A secluded haven called Malana

Tiny village in Himachal Pradesh becomes tourist hotspot


July 26, 2021

/ By / New Delhi

A secluded haven called Malana

Isolated for centuries, Malana is now a hotspot for trekking (Photo: Wikimedia Commons)

About 2 decades ago Malana, a village in Kullu, opened to the rest of the world. It is fast emerging as a go-to place in the state with its history, culture and, of course, its hashish.

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Today perhaps Himachal Pradesh is best known as the place where the Tibetan spiritual leader Dalai Lama lives. But thousands of years ago, legend has it, it was also the place where soldiers of Greek King Alexander the Great lived.

The story goes when Alexander’s army took refuge in the small village of Malana in the Kullu valley in 326 BC after losing a battle with the Indian king Porus, the Greek soldiers decided to stay there, leading to the birth of Malana and its people.

Malana during peak winter season (Photo: Jay)

Numerous folktales have emerged around this legend, helped by the fact the physiographical features of most residents of Malana don’t look like that of any Indian community, but resemble those of Greeks, instead. Their language, Kanashi is a unique language, known only to the residents of the village. They also follow a local system that is more Greek than Indian in both style and system. The Malana residents have also, rather curiously, cut themselves off from the outside world, with little contact with anyone not resident there.

Due to all these factors, besides the beauty of Malana itself, it has become a popular spot for tourists to explore. “The village started to open up to the outsiders gradually, around 15 to 20 years ago,” says Nitin Sharma, 39, who runs a taxi service in Kullu. “Since then, big crowds have come in to explore the place, and the villagers are also gradually opening up to the rest of the world.”

Trekking and hashish

A huge number of tourists turn up to explore the once isolated village. Whether it be for trekking or for the village’s famous Malana Cream (hashish), it has started to pull a huge number of visitors in. Trekking up several trails, surrounded by nature, green lush and mountains, away from the hustle and bustle of the city, is indeed one of the biggest pulls of the village.

The other attraction is not so innocent though. The locally-produced hashish, called Malana Cream, is amongst the most expensive drugs as the cannabis that grows in the Parvati valley is believed to be of very pure quality and visitors from across the world descend upon the village to sample some in its purest form.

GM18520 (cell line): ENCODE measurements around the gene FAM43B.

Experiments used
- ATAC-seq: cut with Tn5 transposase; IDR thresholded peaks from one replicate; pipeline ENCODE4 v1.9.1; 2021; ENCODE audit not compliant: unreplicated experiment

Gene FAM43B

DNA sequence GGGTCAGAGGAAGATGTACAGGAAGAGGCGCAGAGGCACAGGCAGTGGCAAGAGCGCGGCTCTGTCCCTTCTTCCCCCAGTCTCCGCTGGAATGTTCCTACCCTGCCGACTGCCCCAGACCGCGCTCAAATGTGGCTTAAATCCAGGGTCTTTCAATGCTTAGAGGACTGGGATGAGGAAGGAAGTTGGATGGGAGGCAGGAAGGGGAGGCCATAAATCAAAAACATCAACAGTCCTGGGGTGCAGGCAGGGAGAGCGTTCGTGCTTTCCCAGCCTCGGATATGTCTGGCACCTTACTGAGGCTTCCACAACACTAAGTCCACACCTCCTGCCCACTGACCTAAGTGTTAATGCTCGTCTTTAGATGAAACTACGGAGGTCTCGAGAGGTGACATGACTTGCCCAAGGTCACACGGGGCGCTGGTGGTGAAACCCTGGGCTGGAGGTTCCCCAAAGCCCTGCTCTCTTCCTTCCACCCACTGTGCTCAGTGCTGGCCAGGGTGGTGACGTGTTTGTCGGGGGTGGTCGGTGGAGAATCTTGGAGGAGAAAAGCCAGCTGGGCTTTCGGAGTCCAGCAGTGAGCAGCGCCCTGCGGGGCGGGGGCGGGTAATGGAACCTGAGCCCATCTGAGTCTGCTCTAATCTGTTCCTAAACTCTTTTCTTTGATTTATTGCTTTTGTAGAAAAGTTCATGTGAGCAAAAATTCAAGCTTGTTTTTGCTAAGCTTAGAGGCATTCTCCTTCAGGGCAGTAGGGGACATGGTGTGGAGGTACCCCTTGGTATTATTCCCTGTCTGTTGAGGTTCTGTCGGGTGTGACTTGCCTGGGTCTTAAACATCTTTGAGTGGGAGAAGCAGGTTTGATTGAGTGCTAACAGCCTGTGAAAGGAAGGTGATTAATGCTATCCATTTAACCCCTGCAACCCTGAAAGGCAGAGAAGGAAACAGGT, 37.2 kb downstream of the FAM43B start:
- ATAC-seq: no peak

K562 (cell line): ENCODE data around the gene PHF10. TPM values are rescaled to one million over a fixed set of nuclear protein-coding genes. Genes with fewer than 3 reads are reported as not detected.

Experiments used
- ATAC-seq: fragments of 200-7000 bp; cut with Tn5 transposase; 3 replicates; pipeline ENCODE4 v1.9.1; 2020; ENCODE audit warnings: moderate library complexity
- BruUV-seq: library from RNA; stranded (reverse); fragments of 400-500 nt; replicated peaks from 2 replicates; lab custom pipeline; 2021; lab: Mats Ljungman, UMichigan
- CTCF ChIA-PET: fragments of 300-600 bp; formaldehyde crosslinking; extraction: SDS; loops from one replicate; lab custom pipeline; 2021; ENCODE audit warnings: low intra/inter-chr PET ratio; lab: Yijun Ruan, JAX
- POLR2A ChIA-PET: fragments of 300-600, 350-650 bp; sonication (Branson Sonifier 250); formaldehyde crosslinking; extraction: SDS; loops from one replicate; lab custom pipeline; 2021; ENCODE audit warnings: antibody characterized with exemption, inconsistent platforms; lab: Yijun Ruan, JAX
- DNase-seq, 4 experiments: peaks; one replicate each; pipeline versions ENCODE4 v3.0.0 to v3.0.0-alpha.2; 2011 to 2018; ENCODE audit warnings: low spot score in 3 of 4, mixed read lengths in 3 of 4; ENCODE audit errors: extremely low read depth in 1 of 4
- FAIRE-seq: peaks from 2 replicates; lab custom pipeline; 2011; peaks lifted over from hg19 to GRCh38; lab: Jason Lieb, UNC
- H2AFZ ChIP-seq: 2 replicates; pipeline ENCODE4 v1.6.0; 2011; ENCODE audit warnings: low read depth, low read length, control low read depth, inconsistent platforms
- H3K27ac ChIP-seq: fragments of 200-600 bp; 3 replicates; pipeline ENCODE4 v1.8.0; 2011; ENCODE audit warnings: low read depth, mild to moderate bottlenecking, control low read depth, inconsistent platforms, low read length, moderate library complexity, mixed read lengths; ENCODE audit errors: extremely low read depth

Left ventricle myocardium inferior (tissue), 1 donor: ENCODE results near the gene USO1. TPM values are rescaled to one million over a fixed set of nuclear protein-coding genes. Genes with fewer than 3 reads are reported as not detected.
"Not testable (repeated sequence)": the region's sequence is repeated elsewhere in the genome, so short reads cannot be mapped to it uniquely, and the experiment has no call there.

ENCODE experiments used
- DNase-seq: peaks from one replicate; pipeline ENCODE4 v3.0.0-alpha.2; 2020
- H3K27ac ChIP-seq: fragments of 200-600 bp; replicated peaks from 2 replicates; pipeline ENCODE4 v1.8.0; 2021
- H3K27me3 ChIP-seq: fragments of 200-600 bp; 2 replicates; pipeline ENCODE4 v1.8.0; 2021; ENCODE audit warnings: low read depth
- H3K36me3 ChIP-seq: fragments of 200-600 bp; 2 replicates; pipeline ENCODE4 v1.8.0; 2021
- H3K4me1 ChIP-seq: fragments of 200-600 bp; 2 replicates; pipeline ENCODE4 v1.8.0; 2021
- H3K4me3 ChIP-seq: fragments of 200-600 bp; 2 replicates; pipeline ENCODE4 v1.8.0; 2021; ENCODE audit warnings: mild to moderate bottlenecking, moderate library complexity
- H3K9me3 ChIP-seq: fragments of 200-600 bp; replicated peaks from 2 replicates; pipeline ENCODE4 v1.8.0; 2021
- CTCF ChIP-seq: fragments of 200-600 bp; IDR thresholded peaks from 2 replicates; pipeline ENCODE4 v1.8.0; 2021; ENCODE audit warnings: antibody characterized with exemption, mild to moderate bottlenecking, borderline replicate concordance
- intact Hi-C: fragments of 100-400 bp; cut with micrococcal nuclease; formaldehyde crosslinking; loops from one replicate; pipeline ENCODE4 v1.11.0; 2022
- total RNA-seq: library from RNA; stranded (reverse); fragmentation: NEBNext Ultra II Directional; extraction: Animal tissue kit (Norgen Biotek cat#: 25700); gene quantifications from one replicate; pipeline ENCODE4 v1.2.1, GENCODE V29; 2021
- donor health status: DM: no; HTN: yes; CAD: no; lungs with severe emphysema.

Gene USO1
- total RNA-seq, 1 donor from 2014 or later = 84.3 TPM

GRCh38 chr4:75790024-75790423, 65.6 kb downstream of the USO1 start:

Even though the villagers are more welcoming of the outsiders from the last decade or so, there are still some norms that need to be followed by visitors. “Tourists can go tour the village if they want,” says Jay Chaurasia, who runs The Marley Shed, a backpackers’ hostel just outside the village, “but they are strictly prohibited from touching anything. Even if you want to buy something, you need to put the money on counter, instead of handing it over to the shopkeeper to eliminate any chances of physical contact.”

“The villagers believe themselves to be superior to others,’’ Chaurasia tells Media India Group, adding, “they have viewed the outsiders as inferiors for a very long time. But now that they have opened their doors to the rest of the world, it will change slowly.”

Indeed, things are changing. In the last decade or so, Malana has seen considerable development after interacting with the outside world and repeated trips from government officials.

Jamalu Devata

At Jamalu Devata’s Temple in Malana outsiders are nor allowed to enter or touch it (Photo: Jay)

Most likely than not the first thing you hear when you enter the Malana is about their Jamalu Devata. An all-knowing deity that makes every major decision related to the village and its people.

“The perhaps the biggest no-no is that the visitors are not allowed to enter the Jamalu Devata’s temple no matter what, and if they do, they will have to pay a fine,” says Sharma.

Norms and traditions are quite well documented by people who have visited the place. “Their customs and traditions are quite rigid,” says Ayushi Vyas, a 26-year-old YouTuber. “Every single rule laid out by the residents has to be followed. But it is because they want to preserve their traditions and culture,” she adds.

Chaurasia says that all the cafes and hostels are outside the village because tourists aren’t allowed to stay in the village.  But that hardly seems to hinder the interest of the outsiders, in fact it seems like it has fueled people’s curiosity instead, especially amongst the foreigners, “The foreign crowd used to make up around 70 pc of the whole tourist contingent before Covid-19. In fact, Malana was made famous by them and only as recently as 2014-15 have Indian visitors started to show interest in it.” Jay adds.

Before the village’s tourism sector took off, the local economy was mostly based on farming and making shoes and sandals from the cannabis plant, that is native to this land. “Their economic condition was not very good while they remained secluded from the world,” says Sharma. However, Chaurasia thinks otherwise. “Their financial condition was mostly based on farming and selling local herbs. Tourism obviously boosted the financial status of these people but even before they were plenty rich,” he insists.

And the small village is not going to see the flood of tourists dry up anytime soon as it offers one of the best trekking experiences in the region.

It is not known if the folktales about the Malana residents being descendants of Alexander’s soldiers are true or not, or if the Jamalu Devata is really an all-powerful deity that his believers say he is. But it is for sure that Malana’s story, mystery and history has intrigued the outside world.



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